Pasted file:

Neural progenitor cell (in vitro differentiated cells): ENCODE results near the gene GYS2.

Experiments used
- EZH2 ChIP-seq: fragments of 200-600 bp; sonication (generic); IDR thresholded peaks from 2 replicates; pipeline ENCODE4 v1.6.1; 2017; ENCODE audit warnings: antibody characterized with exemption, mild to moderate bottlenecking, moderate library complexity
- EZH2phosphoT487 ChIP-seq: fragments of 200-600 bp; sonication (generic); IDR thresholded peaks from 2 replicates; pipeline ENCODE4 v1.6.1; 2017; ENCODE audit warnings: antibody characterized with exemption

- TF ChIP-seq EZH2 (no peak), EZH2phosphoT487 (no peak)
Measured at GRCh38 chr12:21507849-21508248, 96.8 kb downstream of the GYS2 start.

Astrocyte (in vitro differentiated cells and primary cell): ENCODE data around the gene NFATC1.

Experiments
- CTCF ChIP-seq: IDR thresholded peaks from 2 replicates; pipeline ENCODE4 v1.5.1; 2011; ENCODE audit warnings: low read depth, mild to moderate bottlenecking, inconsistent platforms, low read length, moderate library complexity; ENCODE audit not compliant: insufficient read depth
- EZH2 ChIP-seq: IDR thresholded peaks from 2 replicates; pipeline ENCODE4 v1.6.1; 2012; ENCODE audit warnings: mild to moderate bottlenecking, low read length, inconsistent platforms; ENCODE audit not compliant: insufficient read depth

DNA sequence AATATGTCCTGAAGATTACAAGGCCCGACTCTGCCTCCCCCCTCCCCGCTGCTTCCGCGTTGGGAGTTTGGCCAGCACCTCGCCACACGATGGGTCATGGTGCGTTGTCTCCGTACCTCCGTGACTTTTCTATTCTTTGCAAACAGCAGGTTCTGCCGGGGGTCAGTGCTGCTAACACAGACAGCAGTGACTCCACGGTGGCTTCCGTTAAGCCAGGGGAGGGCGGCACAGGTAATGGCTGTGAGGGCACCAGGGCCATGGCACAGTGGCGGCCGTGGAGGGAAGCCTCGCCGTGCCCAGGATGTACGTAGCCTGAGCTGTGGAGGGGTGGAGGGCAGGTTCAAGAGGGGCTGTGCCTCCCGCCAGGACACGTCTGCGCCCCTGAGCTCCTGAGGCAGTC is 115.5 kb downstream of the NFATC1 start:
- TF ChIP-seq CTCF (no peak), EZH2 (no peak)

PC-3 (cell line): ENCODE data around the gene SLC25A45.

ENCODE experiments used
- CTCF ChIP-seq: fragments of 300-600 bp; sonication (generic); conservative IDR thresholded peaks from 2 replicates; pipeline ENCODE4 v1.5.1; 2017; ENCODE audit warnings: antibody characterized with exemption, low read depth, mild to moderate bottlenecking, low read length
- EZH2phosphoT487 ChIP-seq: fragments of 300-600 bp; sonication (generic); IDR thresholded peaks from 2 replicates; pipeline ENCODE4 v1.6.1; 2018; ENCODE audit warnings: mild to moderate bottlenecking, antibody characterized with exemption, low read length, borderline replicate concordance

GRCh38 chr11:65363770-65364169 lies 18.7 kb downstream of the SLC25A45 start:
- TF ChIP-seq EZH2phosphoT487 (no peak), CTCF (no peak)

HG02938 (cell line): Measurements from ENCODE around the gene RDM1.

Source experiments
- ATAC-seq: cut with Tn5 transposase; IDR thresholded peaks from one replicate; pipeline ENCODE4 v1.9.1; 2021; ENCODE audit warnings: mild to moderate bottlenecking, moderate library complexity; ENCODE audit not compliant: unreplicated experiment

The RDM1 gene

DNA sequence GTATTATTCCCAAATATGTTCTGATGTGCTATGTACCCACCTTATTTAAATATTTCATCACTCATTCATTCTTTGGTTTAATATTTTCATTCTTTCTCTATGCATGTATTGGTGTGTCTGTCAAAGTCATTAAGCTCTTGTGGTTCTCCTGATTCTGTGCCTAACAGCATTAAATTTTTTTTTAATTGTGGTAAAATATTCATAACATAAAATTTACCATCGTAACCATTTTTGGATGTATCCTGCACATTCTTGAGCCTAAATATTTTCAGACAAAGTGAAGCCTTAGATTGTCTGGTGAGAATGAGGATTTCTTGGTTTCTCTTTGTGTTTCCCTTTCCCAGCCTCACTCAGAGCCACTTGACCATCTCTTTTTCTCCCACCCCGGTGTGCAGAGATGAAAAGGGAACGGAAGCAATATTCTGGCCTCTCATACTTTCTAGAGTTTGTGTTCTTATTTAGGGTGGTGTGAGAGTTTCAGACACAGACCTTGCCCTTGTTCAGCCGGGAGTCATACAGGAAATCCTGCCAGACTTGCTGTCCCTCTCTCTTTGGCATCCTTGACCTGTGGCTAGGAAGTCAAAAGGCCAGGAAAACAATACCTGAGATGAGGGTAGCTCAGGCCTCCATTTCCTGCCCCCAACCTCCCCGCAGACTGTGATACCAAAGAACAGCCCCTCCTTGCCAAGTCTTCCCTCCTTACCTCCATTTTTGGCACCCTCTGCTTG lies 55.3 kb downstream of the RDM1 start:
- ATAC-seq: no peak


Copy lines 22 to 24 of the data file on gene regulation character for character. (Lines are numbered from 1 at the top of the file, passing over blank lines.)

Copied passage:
The RDM1 gene

DNA sequence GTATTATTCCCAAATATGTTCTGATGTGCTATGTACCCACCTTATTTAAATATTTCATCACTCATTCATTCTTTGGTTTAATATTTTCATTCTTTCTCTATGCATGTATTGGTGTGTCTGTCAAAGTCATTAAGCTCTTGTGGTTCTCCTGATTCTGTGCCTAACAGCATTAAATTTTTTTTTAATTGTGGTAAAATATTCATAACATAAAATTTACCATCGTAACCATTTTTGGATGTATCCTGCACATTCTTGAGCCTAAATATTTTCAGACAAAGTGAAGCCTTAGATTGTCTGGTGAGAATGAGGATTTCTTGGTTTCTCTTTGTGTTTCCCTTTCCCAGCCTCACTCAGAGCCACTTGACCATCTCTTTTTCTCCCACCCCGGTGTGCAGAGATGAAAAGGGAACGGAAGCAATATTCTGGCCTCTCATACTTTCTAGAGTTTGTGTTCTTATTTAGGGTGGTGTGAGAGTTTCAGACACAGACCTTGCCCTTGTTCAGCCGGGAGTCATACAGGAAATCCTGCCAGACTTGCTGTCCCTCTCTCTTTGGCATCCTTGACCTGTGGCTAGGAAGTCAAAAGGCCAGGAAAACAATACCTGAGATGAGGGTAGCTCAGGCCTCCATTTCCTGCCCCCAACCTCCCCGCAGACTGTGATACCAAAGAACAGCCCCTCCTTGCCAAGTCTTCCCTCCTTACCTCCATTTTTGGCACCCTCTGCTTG lies 55.3 kb downstream of the RDM1 start:
- ATAC-seq: no peak